The Kenya Pipeline Company is fighting to regain the market share it lost in East Africa last year following rampant fuel adulteration.
The company is now offering a 30 per cent discount on petroleum products in transit loaded for the Great Lake’s region at its Kisumu and Eldoret depots in western Kenya.
The discount targets Rwanda and Burundi — which last year opted to transport oil products by road from Tanzania’s Dar es Salaam port.
Energy Cabinet Secretary Charles Keter has approved a new tariff for fuel in transit loaded at the two depots at $41.55 per 1,000 litres down, from $59.32.
The new rates take effect next month and are expected to reduce the cost of doing business for oil marketing firms while protecting roads from the heavy toll caused by petroleum tankers.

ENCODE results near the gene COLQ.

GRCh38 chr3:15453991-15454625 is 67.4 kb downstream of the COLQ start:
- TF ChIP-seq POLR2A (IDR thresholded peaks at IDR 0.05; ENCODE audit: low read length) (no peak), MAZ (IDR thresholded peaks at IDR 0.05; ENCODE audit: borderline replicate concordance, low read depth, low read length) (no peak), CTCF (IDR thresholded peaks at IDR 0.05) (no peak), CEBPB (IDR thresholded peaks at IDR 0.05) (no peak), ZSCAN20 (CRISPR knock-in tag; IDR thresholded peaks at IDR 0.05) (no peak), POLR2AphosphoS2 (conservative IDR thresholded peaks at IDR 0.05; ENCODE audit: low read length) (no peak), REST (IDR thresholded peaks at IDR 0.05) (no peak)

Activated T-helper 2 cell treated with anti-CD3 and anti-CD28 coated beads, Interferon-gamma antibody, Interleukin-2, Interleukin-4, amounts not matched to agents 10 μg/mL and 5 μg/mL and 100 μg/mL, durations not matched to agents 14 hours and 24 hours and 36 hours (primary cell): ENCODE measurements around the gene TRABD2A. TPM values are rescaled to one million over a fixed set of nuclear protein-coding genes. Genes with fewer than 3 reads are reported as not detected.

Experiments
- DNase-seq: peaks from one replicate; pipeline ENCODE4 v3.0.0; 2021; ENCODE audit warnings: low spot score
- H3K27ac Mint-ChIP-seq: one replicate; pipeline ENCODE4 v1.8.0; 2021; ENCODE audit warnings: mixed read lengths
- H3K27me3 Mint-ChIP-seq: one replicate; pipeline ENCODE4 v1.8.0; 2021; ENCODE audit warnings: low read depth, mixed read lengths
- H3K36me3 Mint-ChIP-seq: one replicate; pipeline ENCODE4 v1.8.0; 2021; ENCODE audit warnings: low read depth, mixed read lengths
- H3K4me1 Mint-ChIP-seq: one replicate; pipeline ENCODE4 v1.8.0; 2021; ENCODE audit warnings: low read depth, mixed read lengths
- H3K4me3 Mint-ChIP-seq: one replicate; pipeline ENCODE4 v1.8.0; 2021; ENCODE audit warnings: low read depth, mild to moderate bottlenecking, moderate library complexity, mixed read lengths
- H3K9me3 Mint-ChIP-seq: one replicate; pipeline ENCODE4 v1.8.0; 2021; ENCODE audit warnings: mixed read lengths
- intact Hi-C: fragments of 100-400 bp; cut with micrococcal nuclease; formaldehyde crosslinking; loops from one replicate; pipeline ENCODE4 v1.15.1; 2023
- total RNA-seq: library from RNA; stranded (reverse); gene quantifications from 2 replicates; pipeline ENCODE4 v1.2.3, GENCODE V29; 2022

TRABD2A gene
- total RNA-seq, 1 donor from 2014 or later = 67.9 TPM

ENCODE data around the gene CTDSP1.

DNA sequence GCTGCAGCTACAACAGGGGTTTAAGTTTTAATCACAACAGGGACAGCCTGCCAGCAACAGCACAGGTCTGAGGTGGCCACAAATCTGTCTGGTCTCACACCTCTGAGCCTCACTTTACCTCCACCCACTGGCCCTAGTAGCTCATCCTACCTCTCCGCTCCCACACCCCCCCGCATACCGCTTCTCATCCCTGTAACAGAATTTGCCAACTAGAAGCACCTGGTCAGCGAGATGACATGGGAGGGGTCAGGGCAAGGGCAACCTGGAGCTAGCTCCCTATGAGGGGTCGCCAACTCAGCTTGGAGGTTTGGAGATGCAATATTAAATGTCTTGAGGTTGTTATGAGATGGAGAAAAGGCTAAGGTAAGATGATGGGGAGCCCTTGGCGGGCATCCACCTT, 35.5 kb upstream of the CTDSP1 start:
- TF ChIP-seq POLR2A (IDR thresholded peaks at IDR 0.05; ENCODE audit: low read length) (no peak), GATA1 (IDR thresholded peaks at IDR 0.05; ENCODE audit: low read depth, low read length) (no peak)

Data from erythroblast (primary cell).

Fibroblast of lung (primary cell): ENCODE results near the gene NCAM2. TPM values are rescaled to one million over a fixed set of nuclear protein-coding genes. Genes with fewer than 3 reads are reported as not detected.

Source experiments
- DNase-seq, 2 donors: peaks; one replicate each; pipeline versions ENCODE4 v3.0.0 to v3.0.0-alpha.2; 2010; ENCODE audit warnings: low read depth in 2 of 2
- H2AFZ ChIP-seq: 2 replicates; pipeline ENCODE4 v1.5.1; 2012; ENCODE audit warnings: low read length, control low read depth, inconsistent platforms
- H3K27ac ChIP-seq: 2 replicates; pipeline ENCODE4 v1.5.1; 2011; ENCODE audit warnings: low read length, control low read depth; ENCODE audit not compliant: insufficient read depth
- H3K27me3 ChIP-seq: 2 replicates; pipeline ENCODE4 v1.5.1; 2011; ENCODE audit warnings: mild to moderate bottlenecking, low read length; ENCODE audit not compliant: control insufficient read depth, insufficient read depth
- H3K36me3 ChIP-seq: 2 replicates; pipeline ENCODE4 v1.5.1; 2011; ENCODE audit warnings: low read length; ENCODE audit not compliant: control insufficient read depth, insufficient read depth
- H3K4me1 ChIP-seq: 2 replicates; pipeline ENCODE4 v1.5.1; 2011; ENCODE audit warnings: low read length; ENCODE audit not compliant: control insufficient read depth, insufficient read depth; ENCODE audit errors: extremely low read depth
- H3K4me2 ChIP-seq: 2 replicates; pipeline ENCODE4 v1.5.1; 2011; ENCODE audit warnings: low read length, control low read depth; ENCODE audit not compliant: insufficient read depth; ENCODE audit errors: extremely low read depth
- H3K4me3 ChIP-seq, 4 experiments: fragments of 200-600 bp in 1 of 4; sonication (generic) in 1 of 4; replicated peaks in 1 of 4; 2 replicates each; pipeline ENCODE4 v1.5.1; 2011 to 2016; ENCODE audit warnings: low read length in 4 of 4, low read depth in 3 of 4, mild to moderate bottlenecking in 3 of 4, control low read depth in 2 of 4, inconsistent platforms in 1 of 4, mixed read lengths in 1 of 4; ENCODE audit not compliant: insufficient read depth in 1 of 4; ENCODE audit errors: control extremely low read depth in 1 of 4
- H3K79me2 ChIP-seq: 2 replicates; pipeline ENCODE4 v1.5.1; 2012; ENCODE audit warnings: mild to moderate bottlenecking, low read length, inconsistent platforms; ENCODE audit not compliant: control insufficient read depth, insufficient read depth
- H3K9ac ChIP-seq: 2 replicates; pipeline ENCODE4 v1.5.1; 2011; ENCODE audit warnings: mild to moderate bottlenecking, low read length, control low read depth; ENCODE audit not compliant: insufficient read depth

Mr Keter said the new tariff will bolster regional business by strengthening Kenya’s ties with Uganda, Rwanda, Burundi, South Sudan and the eastern Democratic Republic of Congo.
“The move by KPC aims to pass on the benefits of its capacity enhancement in the western region to its customers as well as support regional trade by lowering the cost of doing business,” he said.
Kenya Pipeline Company said tariff reduction will help the state corporation recapture its lost regional petroleum market share, especially in Rwanda and Burundi.
“We want to get the market share back and through proactive measures extend our operation to new frontiers in the region,” said KPC managing director Joe Sang.
KPC is investing to increase capacity to serve local and export markets. The firm is building $490 million 20 inch pipeline to pump 1,800 cubic metres of fuel per hour from Mombasa to Nairobi to replace the 14-inch facility commissioned in 1978 with a capacity of 830 cubic metres.
India’s Prashanth Project Ltd is building $52 million four tanks in Nairobi with capacity of 133.52 million litres to receive higher volumes of fuel for domestic use and export after new pipeline from Mombasa is completed.